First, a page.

Why Weeks After The ECB QE Started Many Are Already Calling For Its Taper

Two days into Mario Draghi’s PSPP we noted that talk of a “taper tantrum” had already begun. Essentially, Citi looked at what it would mean for supply if the ECB lifted the issue cap to 50% on non-CAC bonds and expanded the list of eligible SSAs. Their conclusion: 

Despite the agency and non-CAC bond options, some core NCBs may not be able to fulfill their QE quota. In that instance, we see the following evolution of events:


The core NCB quota is moved to the semi-core/periphery to prevent the effective tapering of QE. This is made more practical buy the localization of risks.


If that proves too controversial, perhaps with an eye on the German constitutional Court, then the ECB could move to cutting the depo rate further to maintain loose financial conditions and especially to prevent a taper tantram forcing EURUSD higher.

Now, not even a month into Q€, some analysts seem to believe that the ECB will begin to scale back its asset purchases as early as the end of this year. Here’s Reuters:

An upturn in growth or inflation, a dramatic rise in asset prices and a scarcity of bonds have all been cited as factors that could prompt the ECB to "taper" its purchases.


"We expect the ECB will decide to cut back its bond purchases as early as the second half of this year," said DZ Bank analyst Hendrik Lodde, adding the economy could improve towards year-end.


ECB insiders say that so far there has been no discussion among policymakers of tapering QE and Draghi told the European Parliament last week he believed a recovery in inflation depended on full implementation of the programme.


Some analysts say evidence of the tapering debate may at some point emerge in the minutes, or accounts as the ECB calls them, of its policy meetings, the latest of which are published on Thursday.


Unlike the QE programmes initiated by the U.S. Federal Reserve in 2008 and the Bank of Japan in 2013, the ECB's has been launched with a "tailwind" of improving economic data.


On launch day, the ECB lifted its growth forecast to 1.5 percent for 2015, from a previous 1 percent and said inflation would rise from zero this year to 1.8 percent in 2018.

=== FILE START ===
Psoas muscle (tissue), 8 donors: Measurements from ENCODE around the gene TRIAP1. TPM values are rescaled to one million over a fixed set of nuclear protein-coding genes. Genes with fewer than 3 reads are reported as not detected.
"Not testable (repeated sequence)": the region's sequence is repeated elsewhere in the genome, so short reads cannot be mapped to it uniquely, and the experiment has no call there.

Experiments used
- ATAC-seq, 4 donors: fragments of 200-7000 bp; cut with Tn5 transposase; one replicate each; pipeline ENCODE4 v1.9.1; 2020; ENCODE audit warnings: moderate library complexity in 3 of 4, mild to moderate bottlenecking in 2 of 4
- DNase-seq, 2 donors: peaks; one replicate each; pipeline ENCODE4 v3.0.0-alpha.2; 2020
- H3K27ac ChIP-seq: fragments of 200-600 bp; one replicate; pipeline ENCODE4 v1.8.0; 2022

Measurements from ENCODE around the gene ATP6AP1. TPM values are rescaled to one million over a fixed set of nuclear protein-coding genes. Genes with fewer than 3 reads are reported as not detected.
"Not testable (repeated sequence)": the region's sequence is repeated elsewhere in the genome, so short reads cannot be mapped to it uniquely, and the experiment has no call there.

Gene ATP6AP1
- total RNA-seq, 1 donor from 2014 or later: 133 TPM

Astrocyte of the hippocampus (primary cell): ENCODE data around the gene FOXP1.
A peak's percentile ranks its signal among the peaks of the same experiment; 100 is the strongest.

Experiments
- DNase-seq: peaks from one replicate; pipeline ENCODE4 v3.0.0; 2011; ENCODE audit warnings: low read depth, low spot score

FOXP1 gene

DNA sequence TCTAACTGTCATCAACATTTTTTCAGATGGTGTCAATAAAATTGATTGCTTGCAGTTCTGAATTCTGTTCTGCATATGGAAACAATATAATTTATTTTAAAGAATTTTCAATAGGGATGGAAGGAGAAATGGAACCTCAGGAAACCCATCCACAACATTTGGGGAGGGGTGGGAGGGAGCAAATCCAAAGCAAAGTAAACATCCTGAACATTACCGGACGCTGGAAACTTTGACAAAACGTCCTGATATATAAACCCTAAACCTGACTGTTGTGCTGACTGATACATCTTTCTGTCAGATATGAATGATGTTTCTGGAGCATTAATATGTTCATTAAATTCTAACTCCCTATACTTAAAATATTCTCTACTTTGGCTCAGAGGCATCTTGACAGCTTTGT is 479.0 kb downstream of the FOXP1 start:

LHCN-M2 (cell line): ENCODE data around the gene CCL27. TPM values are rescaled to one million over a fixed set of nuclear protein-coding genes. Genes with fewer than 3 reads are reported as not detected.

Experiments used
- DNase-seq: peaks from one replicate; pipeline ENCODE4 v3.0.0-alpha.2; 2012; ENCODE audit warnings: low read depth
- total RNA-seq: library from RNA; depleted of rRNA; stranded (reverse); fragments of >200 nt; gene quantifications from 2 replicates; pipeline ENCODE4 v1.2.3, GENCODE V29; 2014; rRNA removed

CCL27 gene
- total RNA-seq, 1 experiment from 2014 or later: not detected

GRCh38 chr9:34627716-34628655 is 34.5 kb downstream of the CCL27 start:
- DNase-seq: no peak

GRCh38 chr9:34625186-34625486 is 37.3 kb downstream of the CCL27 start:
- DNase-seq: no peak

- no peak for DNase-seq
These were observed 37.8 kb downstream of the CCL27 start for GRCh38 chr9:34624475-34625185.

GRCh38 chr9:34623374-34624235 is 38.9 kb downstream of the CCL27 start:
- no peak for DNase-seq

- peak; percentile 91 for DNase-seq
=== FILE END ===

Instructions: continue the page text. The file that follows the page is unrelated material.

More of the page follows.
Since then, euro zone data has generally beaten forecasts. Business activity this month was its highest since May 2011, and inflation is expected to nudge back into positive territory after months of declines.

Of course, if we do get a “taper” in Europe it’s far more likely to come as a result of the program’s structural deficiencies (i.e. PSPPs rules may prove prohibitive when it comes to full implementation) than it is from Mario Draghi suddenly coming to the realization that breaking eurozone money markets by commandeering every piece of high quality collateral he and the various EU NCB chiefs can get their hands on is probably not the best idea when it comes to promoting stability. 

In other words, the notion of a “forced taper” seems more feasible than the central bank voluntarily winding down a program it took years to build support for. As we’ve discussed previously, one of the paradoxical aspects of PSPP is that the more successful it is in terms of driving down yields, the less assets there are to buy due to the depo rate floor (ECB won’t buy anything yielding less than -0.20%). Combine this with the fact that planned purchases already exceed net issuance in an environment where austerity pressures weigh on fiscal policy, and it’s still unclear if the ECB and NCBs will be able to hit their purchase targets especially if the program needs to be expanded because it, like Japanese QE before it, fails to have the desired effect on inflation expectations. Here’s more from Barclays: